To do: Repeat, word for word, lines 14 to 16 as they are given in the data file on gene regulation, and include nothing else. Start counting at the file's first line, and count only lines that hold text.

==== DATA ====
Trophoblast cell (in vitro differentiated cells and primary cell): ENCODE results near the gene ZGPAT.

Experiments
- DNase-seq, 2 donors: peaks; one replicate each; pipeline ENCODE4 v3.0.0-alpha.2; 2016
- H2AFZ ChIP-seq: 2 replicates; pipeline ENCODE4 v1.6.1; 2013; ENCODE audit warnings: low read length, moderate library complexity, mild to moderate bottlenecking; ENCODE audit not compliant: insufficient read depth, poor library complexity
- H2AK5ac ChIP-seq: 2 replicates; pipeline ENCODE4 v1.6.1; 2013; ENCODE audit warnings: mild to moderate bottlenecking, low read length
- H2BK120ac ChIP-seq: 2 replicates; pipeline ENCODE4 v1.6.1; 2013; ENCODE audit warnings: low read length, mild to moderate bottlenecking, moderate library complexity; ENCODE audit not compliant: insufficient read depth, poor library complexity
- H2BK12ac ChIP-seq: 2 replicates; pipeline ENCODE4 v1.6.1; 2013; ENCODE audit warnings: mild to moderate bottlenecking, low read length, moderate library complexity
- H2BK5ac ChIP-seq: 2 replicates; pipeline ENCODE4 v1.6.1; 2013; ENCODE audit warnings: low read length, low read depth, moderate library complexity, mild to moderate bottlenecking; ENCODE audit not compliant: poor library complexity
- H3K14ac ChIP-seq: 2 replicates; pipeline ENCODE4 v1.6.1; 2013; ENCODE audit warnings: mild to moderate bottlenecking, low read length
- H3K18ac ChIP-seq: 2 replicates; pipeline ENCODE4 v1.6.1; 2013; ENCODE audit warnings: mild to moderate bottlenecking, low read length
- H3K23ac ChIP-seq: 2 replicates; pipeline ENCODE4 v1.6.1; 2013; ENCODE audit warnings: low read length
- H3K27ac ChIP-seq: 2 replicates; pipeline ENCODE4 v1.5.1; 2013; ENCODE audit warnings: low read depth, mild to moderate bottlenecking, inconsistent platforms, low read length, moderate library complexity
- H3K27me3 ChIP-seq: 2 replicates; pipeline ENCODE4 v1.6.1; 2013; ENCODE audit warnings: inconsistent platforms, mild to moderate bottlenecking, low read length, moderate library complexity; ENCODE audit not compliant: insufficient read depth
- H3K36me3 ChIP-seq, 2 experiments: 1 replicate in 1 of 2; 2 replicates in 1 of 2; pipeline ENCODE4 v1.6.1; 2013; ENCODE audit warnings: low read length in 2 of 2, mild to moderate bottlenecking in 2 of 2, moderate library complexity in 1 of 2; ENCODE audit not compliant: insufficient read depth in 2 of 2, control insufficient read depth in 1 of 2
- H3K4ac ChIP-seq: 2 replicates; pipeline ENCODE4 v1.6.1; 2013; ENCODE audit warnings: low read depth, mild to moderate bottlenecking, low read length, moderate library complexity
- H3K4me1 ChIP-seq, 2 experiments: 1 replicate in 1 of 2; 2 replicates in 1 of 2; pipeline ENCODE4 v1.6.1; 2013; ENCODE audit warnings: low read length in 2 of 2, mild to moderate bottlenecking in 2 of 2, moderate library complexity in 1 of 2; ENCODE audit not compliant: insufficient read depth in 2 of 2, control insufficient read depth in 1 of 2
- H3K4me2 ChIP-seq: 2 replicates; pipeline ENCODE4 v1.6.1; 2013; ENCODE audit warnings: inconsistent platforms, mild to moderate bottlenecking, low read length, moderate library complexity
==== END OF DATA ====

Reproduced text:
- H3K36me3 ChIP-seq, 2 experiments: 1 replicate in 1 of 2; 2 replicates in 1 of 2; pipeline ENCODE4 v1.6.1; 2013; ENCODE audit warnings: low read length in 2 of 2, mild to moderate bottlenecking in 2 of 2, moderate library complexity in 1 of 2; ENCODE audit not compliant: insufficient read depth in 2 of 2, control insufficient read depth in 1 of 2
- H3K4ac ChIP-seq: 2 replicates; pipeline ENCODE4 v1.6.1; 2013; ENCODE audit warnings: low read depth, mild to moderate bottlenecking, low read length, moderate library complexity
- H3K4me1 ChIP-seq, 2 experiments: 1 replicate in 1 of 2; 2 replicates in 1 of 2; pipeline ENCODE4 v1.6.1; 2013; ENCODE audit warnings: low read length in 2 of 2, mild to moderate bottlenecking in 2 of 2, moderate library complexity in 1 of 2; ENCODE audit not compliant: insufficient read depth in 2 of 2, control insufficient read depth in 1 of 2